The trailer and the teaser images released by the studios over the last six months did nothing to assuage my fears. As I had imagined, the characters seemed to look mostly creepy with their life-like human skin and eyes but cartoonish proportions – and all the reviews I’d read once the movie was released only seemed to confirm my prejudices. Still, it was a Tintin movie and I was going to see it regardless of how awful it might be, simple as that.

Now that I have actually seen it I can honestly say I think all the outraged reviews and accusations of corpse-like animation is mostly over-exaggerated. Genuinely, this was a really fun film with lots of really inventive action sequences and stunning animation that only very occasionally veered into uncanny-valley territory, mainly when the camera focussed a little too closely on the main characters’ eyes – which thankfully, it actually doesn’t do that often.

For fans who grew up with these stories there is plenty to be delighted by: the producers clearly did their research and there are plenty of fun references to other famous Tintin adventures, such as the lovely little cameo by Bianca Castafiore (also got me ridiculously exited). The movie is also visually stunning, from the awesome 2D animated opening sequence to the fight scenes out at sea and does actually make a good use of 3D (something I’m usually very sceptical about) with plenty of laugh-out-loud moments and the sense of adventure that the original animated series portrayed. Lest anyone think my enthusiasm is purely nostalgia-based, I’d also like to say my boyfriend who was equally prepared to be unimpressed by the film and had never grown up with Tintin at all still came out of the theatres agreeing that it was great fun and much better than he had imagined it would be.

I also enjoyed the way you got a feel for Tintin and Captain Haddock as characters, especially Tintin who I feel is usually very 2-D and bland; whereas here he seems to be much more fleshed out and much more like a real person. My boyfriend was surprised at how dark some of it was, especially Capt. Haddock’s battle with alcoholism which is played for laughs in the film, but it does also address how much Capt. Haddock’s addiction has negatively affected his life and his relationship with others, including his budding friendship with Tintin who initially finds Haddock impossible to trust.

My only criticisms then would be the occasionally uncanny valley-ish effects of the animation and the very odd gender ratio (which to be fair, was a problem that was also true of the original series). I think there must’ve been literally four women present in the entire film, only one of which had a ‘speaking’ part (sort-of. I don’t think Bianca actually spoke, just sang). It is very much a boy’s own adventure story, which means while it’s fun it definitely seems to exist in a weird world where women just don’t exist, not even as 2-D love interests. As for the racial dynamics of the film, similarly people of colour are purely background characters, but this is a problem that is also carried over from the original series. I suppose we can hope that any sequels might have a better balance next time, but knowing Hollywood I wouldn’t count on it.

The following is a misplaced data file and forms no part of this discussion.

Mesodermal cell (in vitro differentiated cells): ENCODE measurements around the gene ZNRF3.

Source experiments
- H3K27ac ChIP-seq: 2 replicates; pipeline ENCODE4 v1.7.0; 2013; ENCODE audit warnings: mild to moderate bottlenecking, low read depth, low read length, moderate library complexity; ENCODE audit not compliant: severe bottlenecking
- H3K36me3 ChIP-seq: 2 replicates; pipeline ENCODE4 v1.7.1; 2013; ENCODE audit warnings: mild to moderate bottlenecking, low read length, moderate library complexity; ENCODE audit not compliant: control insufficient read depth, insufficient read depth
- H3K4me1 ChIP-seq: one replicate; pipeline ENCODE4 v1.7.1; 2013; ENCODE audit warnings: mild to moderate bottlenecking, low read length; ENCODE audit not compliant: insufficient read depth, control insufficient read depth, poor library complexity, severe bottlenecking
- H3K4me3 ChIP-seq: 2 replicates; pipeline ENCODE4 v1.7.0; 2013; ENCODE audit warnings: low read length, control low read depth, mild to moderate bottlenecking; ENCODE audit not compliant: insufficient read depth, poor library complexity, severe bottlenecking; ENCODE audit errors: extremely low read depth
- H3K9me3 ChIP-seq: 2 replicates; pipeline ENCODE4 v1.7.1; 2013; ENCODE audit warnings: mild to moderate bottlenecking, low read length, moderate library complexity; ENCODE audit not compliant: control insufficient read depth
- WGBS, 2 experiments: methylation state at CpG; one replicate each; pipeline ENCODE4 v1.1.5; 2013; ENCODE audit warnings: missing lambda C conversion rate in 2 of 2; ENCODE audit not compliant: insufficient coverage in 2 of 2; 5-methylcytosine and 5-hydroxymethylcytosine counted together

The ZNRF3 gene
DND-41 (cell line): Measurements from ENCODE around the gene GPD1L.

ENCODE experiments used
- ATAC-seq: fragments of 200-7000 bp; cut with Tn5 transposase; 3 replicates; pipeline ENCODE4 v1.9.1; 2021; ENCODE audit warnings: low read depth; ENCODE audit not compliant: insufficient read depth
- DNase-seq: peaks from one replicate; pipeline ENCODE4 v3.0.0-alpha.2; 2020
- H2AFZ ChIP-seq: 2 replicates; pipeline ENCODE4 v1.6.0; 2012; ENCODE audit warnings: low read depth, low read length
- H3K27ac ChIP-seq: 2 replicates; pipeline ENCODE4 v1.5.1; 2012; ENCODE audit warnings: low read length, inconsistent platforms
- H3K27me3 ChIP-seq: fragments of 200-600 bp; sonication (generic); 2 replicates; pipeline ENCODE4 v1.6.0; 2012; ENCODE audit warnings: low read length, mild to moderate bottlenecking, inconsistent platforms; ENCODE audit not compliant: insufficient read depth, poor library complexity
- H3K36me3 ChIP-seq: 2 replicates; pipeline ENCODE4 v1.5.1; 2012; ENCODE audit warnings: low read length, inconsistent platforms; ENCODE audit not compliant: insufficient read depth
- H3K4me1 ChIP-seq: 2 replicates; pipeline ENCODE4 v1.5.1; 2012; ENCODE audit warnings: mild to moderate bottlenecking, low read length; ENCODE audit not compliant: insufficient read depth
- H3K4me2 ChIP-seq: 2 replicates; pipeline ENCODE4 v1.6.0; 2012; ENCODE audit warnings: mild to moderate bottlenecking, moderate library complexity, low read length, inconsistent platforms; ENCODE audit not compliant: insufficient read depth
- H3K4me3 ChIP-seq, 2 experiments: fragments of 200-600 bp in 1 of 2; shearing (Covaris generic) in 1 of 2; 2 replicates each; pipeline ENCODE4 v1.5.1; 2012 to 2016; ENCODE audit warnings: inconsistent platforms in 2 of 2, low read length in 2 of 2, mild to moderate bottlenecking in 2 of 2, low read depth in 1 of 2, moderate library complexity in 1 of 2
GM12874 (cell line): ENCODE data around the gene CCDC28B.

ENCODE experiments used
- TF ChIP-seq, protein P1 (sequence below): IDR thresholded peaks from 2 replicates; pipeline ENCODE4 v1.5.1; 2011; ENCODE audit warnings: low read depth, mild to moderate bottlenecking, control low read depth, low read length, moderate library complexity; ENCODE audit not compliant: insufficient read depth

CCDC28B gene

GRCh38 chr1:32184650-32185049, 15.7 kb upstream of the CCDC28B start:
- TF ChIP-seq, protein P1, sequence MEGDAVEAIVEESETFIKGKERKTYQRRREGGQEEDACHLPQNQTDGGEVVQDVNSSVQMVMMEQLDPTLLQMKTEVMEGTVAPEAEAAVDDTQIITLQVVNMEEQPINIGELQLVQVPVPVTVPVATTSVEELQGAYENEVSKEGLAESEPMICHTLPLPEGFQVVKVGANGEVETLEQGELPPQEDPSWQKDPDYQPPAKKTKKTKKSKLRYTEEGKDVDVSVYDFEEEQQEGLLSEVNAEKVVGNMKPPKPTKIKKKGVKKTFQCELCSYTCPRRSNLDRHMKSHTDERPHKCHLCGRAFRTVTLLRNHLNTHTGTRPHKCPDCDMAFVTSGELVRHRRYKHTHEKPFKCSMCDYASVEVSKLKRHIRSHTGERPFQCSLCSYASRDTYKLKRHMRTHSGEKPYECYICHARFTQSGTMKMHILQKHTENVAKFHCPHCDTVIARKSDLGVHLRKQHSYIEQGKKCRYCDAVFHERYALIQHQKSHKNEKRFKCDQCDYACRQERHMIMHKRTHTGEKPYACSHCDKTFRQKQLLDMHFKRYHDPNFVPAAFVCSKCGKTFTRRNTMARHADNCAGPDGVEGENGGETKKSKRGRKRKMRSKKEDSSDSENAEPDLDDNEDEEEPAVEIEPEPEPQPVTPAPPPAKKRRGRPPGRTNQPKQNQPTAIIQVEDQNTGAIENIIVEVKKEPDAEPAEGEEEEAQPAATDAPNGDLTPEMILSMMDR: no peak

All in all a really fun adventure film, well worth the watch if you’re interested in animation or Tintin and don’t let all the negative reviews about creepy-eyed corpses put you off.

Ginie

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Ginie Reviews Film: Bram Stoker’s Dracula

 

 

 

 

 

 

 

 

 

 


Film:
Bram Stoker’s Dracula
Director: Francis Ford Coppola
Year: 1992
Notable Actors: Gary Oldman, Winona Ryder, Anthony Hopkins (Keanu Reeves does not count)
Rating: 5/5

Seriously though, who doesn’t love this film? I know the whole vampire-craze has gotten a bit old, but I think if anyone needs reminding why we ever fell in love with vampires in the first place, all they need to do is re-watch this movie. It’s gorgeous, it’s entertaining, it’s creepy and of course, Gary Oldman is just a legend.

So I actually re-watched this film quite recently after not having seen it in a long time, and I was struck by just how much homage it pays to earlier vampire films like Nosferatu, for instance in this scene:

And there were plenty of touches I hadn’t noticed before, like just how awesome and epic the soundtrack is, or how much Coppola plays around with shadows throughout the film.

There were also some freaking hi-larious bits of course, as there is want to be in any film that pays tribute to Hammer Horror. It’s the camp factor, which unsurprisingly I adore. Other hilarious moments mainly involve Keanu Reeves non-acting. I swear a cardboard box could emote more than that man could – which works in it’s own way. Jonathan Harker is meant to be a safe and boring stiff, and I guess that contrast is all that much greater when compared to the sensuality that Gary Oldman oozes as the Count.

I do enjoy Winona Ryder as Mina Harker a great deal – I guess because I can relate in a way. One of the main themes in the movie I guess is sexual repression of the Victorians vs. the sexual ‘immorality’ of the vampires, and up until quite recently I guess I would have described myself as quite sexually repressed. (Thankfully, not anymore – Halleluja!) And even though there is meant to be a morality-tale edge to it (certainly Bram Stoker’s novel was intended as a Victorian morality tale), I don’t think I’d be alone in feeling that it is Gary Oldman’s count and Winona Ryder’s Mina Harker that come across as more sympathetic and relate-able than the wooden Keanu Reeves and the society he represents.  Anthony Hopkins is delightful as the rather mad but entertaining Van Helsing, and Sadie Frost is great as Lucy (other hilarious moments: how Lucy’s boobs apparently have an aversion to actually staying in her nightgown. Apparently the Count’s sexiness is all it takes for boobs to develop a will of their own and want to break free.)

All in all, definitely one of my favourite films and well worth a re-watch if you haven’t seen it in a while. In the meantime I shall leave you with the opening soundtrack – if this doesn’t give you chills, I don’t know what will.

Ginie

PS

Somewhat belatedly, Happy Halloween!